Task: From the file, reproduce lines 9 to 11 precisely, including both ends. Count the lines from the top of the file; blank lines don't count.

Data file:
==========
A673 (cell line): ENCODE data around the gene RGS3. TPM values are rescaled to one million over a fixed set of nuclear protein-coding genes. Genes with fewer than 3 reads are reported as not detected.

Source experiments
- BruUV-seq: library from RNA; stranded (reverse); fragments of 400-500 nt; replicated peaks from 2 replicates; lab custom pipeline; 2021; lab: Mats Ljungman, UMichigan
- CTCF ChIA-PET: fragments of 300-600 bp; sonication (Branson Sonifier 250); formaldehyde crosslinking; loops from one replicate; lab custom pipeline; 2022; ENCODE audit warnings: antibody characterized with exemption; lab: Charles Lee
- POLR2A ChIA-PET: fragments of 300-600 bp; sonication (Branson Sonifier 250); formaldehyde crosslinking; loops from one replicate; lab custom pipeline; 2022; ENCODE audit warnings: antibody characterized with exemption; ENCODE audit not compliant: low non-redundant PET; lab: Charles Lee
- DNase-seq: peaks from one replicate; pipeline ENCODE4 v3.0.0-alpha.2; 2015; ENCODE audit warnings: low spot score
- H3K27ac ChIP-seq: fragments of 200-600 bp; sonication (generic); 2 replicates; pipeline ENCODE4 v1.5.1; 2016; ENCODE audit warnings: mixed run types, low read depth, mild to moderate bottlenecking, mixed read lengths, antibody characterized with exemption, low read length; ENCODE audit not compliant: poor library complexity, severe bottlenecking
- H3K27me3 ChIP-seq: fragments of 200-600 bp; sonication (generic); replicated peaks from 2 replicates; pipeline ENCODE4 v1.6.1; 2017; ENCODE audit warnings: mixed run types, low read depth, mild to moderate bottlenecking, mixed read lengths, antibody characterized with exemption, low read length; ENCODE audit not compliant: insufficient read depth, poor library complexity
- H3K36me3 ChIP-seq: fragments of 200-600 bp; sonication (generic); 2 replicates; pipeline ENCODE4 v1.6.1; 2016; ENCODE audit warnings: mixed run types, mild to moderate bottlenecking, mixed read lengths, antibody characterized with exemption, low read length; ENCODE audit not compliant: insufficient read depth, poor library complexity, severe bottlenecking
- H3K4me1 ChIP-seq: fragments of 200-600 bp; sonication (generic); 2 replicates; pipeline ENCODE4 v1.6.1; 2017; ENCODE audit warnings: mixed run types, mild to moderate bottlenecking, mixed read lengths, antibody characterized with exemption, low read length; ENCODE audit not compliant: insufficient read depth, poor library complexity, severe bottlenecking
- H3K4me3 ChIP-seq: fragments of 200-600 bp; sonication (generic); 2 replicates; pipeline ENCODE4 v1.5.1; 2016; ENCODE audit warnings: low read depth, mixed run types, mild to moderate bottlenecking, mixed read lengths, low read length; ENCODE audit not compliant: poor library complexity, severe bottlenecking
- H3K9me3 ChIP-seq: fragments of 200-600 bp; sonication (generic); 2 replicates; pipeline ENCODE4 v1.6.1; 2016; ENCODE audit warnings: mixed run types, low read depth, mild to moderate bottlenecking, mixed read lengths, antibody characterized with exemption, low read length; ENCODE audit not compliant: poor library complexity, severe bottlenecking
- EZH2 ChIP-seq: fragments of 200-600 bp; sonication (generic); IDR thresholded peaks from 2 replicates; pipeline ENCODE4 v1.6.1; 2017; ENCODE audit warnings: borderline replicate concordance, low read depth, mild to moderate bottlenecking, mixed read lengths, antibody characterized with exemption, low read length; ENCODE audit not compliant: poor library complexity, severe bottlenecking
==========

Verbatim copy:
- H3K36me3 ChIP-seq: fragments of 200-600 bp; sonication (generic); 2 replicates; pipeline ENCODE4 v1.6.1; 2016; ENCODE audit warnings: mixed run types, mild to moderate bottlenecking, mixed read lengths, antibody characterized with exemption, low read length; ENCODE audit not compliant: insufficient read depth, poor library complexity, severe bottlenecking
- H3K4me1 ChIP-seq: fragments of 200-600 bp; sonication (generic); 2 replicates; pipeline ENCODE4 v1.6.1; 2017; ENCODE audit warnings: mixed run types, mild to moderate bottlenecking, mixed read lengths, antibody characterized with exemption, low read length; ENCODE audit not compliant: insufficient read depth, poor library complexity, severe bottlenecking
- H3K4me3 ChIP-seq: fragments of 200-600 bp; sonication (generic); 2 replicates; pipeline ENCODE4 v1.5.1; 2016; ENCODE audit warnings: low read depth, mixed run types, mild to moderate bottlenecking, mixed read lengths, low read length; ENCODE audit not compliant: poor library complexity, severe bottlenecking